Breast cancer is associated with a multitude of risk factors, such as genetic predisposition and mutations, family history, personal medical history, or previous radiotherapy. A prophylactic mastectomy (PM) may be considered a suitable risk-reducing procedure in some cases. However, there are significant discrepancies between national society recommendations and insurance company requirements for PM.
The authors conducted a cross-sectional analysis of insurance policies for a PM. One-hundred companies were selected based on the greatest state enrolment and market share. Their policies were identified through a Web-based search and telephone interviews, and their medical necessity criteria were extracted.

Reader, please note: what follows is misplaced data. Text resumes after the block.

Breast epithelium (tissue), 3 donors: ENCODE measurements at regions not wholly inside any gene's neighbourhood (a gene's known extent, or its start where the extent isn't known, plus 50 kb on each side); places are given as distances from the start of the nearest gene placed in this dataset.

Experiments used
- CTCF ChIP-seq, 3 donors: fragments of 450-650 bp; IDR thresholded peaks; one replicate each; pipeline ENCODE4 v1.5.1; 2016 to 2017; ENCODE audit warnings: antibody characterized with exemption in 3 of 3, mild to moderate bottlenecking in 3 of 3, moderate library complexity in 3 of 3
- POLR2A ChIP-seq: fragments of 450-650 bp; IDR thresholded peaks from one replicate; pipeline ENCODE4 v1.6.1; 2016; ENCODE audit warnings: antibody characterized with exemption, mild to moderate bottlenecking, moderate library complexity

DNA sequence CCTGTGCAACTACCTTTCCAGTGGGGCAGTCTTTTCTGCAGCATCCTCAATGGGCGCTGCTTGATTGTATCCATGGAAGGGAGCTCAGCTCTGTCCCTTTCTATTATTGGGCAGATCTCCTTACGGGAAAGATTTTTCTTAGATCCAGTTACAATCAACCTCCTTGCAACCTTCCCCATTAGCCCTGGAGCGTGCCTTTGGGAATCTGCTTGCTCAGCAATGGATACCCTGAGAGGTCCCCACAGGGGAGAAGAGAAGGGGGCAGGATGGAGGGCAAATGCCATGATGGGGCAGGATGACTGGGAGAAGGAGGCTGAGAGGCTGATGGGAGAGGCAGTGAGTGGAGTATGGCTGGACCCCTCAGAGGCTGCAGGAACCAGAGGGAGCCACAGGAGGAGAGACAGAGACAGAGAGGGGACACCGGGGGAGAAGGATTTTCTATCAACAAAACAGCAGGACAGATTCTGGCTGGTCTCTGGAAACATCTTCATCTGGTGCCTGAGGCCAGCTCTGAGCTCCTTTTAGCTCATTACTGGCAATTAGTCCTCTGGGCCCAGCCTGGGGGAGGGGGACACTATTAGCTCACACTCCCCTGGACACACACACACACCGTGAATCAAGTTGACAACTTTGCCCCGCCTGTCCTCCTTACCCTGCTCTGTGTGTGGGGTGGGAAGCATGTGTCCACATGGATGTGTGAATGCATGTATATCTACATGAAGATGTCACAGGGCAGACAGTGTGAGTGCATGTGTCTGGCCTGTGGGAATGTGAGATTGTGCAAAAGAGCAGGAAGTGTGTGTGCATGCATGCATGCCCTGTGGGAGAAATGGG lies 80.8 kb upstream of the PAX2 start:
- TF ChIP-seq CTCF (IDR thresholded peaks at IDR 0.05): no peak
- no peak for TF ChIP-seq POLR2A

Preauthorized coverage of PMs was provided by 39% of insurance policies (n = 39) and 5 indications were identified. There was consensus amongst these policies to cover a PM for BRCA1/2 mutations (n = 39, 100%), but was more variable for other genetic mutations (15%-90%). Coverage of PM for the remaining indications varied among insurers: previous radiotherapy (92%), pathological changes in the breast (3%-92%), personal history of cancer (64%) and family history risk factors (39%-51%).
There is a marked level of variability in both the indications and medical necessity criteria for PM insurance policies. The decision to undergo a PM must be carefully considered with a patient's care team and should not be affected by insurance coverage status.